Yup, this is something I don't have a lot of experience with, being mostly a shoe-user myself. I think this too might be a "gray scale" area: downhill ski boots offer a great deal of ankle support, but I wouldn't care to walk too far in a pair!

I listed ankle support because I find that boot proponents often list that as a primary benefit, not from any personal need or experience.

In terms of other benefits of higher top shoes or boots for scree and such: I suggest that an appropriately selected gaiter can provide at least some of the same benefit, with less weight and more flexibility (i.e., wear it when needed, leave it off when not).
Brian Lewis

#127444 - 01/26/10 11:07 PM Re: help with shoes [Re: OregonMouse]
phat Offline

Registered: 06/24/07
Posts: 4107
Loc: Alberta, Canada

I am somewhere in the middle, and will attest to OM's statment about ankles - I also tend to turn 'em easy, and I'd say I definately find I do not turn them *more* easily in good trailrunners. I still wear boots most of the time If I expect off trail, lots of rockbashing and stuff. but not always.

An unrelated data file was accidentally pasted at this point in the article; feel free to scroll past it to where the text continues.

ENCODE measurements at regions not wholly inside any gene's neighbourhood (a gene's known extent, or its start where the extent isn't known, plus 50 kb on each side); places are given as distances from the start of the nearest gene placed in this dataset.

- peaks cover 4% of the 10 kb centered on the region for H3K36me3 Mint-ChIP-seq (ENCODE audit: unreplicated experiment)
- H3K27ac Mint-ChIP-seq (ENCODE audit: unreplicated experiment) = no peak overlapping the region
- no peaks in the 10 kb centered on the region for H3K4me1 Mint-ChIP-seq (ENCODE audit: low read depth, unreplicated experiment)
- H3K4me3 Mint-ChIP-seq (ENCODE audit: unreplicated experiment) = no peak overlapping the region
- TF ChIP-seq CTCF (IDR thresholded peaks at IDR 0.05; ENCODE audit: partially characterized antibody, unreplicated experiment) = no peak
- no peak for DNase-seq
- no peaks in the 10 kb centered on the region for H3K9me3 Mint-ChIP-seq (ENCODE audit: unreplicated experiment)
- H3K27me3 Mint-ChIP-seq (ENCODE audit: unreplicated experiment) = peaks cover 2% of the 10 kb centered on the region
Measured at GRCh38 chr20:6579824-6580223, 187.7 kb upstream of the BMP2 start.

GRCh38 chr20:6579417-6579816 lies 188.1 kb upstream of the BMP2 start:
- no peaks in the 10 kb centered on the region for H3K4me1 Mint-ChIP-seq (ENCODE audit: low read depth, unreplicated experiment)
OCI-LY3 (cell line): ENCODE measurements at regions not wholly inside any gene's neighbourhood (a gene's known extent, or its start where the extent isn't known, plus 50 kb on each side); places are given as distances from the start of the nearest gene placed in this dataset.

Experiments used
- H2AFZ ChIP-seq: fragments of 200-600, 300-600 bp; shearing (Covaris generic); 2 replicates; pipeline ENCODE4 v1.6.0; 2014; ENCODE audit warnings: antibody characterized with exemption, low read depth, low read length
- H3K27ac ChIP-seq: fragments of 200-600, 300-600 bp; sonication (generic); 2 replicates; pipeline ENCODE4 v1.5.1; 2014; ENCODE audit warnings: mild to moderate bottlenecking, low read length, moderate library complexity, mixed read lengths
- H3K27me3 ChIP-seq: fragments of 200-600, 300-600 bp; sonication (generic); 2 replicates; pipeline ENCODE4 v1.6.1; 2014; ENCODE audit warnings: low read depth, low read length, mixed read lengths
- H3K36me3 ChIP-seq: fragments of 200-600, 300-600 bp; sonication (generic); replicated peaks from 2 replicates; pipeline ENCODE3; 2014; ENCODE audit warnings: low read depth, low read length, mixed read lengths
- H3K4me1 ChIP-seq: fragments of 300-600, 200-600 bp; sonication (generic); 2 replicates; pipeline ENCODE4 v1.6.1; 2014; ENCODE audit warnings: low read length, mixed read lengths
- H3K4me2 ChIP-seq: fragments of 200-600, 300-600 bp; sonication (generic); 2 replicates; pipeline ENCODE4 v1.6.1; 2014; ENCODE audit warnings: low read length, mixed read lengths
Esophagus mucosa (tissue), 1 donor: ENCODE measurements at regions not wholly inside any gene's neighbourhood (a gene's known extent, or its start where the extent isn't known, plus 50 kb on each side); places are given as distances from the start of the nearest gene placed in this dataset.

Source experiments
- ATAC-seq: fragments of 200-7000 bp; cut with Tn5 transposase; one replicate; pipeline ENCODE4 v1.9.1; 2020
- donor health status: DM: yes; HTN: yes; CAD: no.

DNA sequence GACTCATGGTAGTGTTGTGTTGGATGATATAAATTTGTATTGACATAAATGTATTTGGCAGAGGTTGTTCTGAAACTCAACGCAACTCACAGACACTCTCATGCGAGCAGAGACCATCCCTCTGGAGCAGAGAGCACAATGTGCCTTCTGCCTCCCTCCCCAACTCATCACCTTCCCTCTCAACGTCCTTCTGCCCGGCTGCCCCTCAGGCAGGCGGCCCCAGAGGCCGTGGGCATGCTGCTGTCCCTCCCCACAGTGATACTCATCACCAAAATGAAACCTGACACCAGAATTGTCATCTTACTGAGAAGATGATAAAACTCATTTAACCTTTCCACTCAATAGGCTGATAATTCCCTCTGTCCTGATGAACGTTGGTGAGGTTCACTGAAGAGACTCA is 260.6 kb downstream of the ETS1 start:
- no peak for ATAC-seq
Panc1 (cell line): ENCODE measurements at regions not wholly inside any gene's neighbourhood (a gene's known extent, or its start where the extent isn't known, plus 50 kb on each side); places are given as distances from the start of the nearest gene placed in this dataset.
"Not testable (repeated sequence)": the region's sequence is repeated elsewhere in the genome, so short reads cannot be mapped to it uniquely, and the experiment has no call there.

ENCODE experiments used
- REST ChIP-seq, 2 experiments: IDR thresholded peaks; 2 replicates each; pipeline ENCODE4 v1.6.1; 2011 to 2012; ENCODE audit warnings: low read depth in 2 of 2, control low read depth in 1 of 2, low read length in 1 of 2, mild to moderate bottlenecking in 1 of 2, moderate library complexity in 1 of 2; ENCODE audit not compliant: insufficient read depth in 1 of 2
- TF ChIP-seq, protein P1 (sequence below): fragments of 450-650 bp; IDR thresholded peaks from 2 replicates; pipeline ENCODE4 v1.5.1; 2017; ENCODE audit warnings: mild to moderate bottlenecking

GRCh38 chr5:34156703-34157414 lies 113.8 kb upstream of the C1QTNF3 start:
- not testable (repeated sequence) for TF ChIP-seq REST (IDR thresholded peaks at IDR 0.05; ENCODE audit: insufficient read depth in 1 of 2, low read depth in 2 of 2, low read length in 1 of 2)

for example, I did west coast trail on vancouver island two years ago in a pair of montrail hardrocks, this was after much soul searching and I did it *for* my ankles. The main reason was that I knew WCT was very wet, rough, and muddy. With the trailrunners, when I started hiking through mud I *knew* my feet were going to get wet, and so therefore didn't try to dance down logs, hop from rock to rock or perform other such trail ballet to keep my boots from getting it. I could just plow through and go on. This approach *did* work. I had wet feet, which a rinse of the shoes and socks on getting out of the mud onto the beach mostly cured. My feet and socks dried off quickly in decent weather. I did NOT turn an ankle in a lot of very rough trail.

OTOH, I do like boots and gaiters for rougher trail, off trail, or perpetual rainy sog. So I still use both quite regularly. my choice still really depends on my mood, weather, and what I'm willing to tolerate. On dryer trails in the rockies I find I'm often in trailrunners for on-trail stuff.